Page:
On the way out we picked up a bottle of Rosé, brought it back to the hotel and kept it chilled in the sink. This wasn't any bottle of Rosé, this was a bottle of Miravel, Brangelina's new Rosé. At €18 it's quite pricey. (I'm talking Provence prices. I know that in other parts of the world you have to break the bank to get a decent bottle of Rosé, but here, you can get a good bottle for €8 and that's a GOOD bottle, I usually spend about €5.) It was also kind of MEH. It wasn't bad, it was just MEH... in short, I've had better. Sorry Brad & Angie. 

For dinner we ate at the Mama Shelter restaurant (just like we did in Marseille). There was a cheese platter on the appetizer menu. (Do you know that in France appetizers are called entrées? It's very confusing). Now that may not seem weird to you, but in France, cheese always comes after the meal, not before, but that still didn't stop us from ordering it. (My mother was having a dinner party back in Dublin when The Husband and I still lived there, and she had a cheese plate with grapes and crackers set up as an hors d'oeuvre, this basically made The Husband's head explode... and so did the crackers). 

We had a basket of tasty tempura calamari and eggplant too, which I pretty much hogged, which was good, because I ordered the hot dog for dinner (it seemed kitschy and weirdly, I was in the mood for a hot dog) and it was gross. It had obviously been left under the heat lamp too long... the bun was warm but the hot dog had gone cold. But even if it hadn't had gone cold, it was yucky. I think it was a chicken hot dog or something. BLECH. So in summation, don't order the hot dog at Mama Shelter. 

Because we obviously hadn't gotten our fill of food over the weekend, on the way home we stopped at The Gypsy's for a barbecue (he's currently between Lyon and Avignon). While we were there I made friends with this little guy whose going to be trained to hunt truffles as soon as he's old enough. And as soon as he graduates from truffle school, I'm think he should come for a visit and teach Fifty the truffle trade. It's about time that guy got a job. 


Thursday, June 27, 2013

are we there yet?

This post is the result of three overtired 'adults' in a car on a road trip from Devon to London and our attempts at entertaining ourselves. The 'adults' in question are; Mrs. London, one of Mr. London's little brothers (I don't have a name for him yet) and me. Mommy London was doing the driving and The Husband and Mr. London were driving in another car along side of us (when they weren't being bumders and speeding on ahead).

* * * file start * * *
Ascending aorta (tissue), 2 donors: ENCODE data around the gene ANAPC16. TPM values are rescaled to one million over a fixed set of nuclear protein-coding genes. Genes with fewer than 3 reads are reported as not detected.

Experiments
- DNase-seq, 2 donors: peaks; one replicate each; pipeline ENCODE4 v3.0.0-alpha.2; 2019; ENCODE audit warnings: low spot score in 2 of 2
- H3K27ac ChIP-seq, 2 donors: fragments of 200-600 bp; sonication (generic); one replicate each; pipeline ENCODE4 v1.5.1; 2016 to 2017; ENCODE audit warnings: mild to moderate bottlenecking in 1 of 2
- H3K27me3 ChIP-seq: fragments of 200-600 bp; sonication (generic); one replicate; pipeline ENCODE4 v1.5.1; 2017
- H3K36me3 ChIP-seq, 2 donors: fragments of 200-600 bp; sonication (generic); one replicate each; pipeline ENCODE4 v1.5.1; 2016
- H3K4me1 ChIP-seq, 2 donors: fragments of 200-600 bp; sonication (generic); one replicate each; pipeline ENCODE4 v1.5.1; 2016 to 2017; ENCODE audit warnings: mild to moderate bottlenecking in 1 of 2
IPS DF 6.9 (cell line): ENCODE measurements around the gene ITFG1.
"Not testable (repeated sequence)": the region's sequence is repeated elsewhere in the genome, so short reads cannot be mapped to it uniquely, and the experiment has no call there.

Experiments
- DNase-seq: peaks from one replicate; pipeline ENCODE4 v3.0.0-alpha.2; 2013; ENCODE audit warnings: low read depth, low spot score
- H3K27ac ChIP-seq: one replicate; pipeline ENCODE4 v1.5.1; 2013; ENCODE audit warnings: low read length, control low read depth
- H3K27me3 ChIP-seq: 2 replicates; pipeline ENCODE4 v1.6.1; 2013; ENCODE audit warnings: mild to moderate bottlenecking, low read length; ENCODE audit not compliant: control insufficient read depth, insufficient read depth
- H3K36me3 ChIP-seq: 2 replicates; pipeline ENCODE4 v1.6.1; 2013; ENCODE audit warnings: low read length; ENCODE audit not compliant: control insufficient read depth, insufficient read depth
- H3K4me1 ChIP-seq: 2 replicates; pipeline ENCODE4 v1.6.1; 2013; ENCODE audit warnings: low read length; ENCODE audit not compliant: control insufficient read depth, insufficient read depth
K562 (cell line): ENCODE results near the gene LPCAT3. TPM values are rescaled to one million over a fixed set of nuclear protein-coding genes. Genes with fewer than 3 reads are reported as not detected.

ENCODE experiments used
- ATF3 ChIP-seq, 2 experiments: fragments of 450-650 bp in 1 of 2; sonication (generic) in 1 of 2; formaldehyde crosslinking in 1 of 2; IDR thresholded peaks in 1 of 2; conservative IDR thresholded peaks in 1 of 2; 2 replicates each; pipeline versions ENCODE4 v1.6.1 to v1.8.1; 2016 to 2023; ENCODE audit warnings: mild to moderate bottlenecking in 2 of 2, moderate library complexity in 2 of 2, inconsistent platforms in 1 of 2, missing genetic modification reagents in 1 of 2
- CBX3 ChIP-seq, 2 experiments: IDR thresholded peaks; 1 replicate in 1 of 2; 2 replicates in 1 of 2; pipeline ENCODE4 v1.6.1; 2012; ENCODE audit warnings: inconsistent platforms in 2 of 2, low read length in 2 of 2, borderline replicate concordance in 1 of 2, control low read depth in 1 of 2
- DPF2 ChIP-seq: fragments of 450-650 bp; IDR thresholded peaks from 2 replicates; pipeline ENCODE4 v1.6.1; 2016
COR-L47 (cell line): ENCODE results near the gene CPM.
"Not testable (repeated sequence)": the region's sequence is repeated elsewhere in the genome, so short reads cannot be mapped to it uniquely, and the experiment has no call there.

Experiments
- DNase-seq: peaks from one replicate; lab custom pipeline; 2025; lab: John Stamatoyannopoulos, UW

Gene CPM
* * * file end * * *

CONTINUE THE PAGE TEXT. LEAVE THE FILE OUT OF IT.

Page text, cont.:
We found a wee stuffed animal and named him Horatio. I think Horatio is a mole but I'm not 100% sure, either way he looks pretty darn distinguished in his makeshift monocle. Don't tell me you've never seen a mole in a monocle before! Horatio kept us entertained for most of the way, he even read gossip magazines with us.

That particular article Horatio is enjoying is about a woman who weighs 742lbs and how apparently she makes over $75,000 a year because of it. (I weigh a fifth of what she does... if anyone wants to pay me $15,000 a year, that would be great, thanks.)

After awhile Horatio got bored with the gossip rags and hopped over onto Mr. London's little brother to listen to him play the tambourine. Don't tell me you've never played the tambourine in a car before! 
We pulled up alongside Mr. London and The Husband and I guess they were trying to entertain themselves as well, because Mr. London was pretending his McDonald's cup was a telephone (clearly, we're all a little nuts). 

And when we weren't playing with monocle sporting moles, tambourines and trash from McDonald's, we stared outside at the scenery, which was a good thing, because if we hadn't have been, we just might have missed this... 

Stonehenge, Salisbury, England


Tuesday, June 25, 2013

my trip to Devon

Brixham, Devon, England

Sometimes you find yourself in places you never dreamed you would be (hello, Le Petit Village), life's twists and turns dropping you off in some curious spot or another. A few weeks ago my path led me to a small fishing town in Devon in the southwest of England where Mr. London grew up. (Mr. London was taking part in a charity rugby event down there and he asked The Husband to join him on the pitch. I decided to tag along.)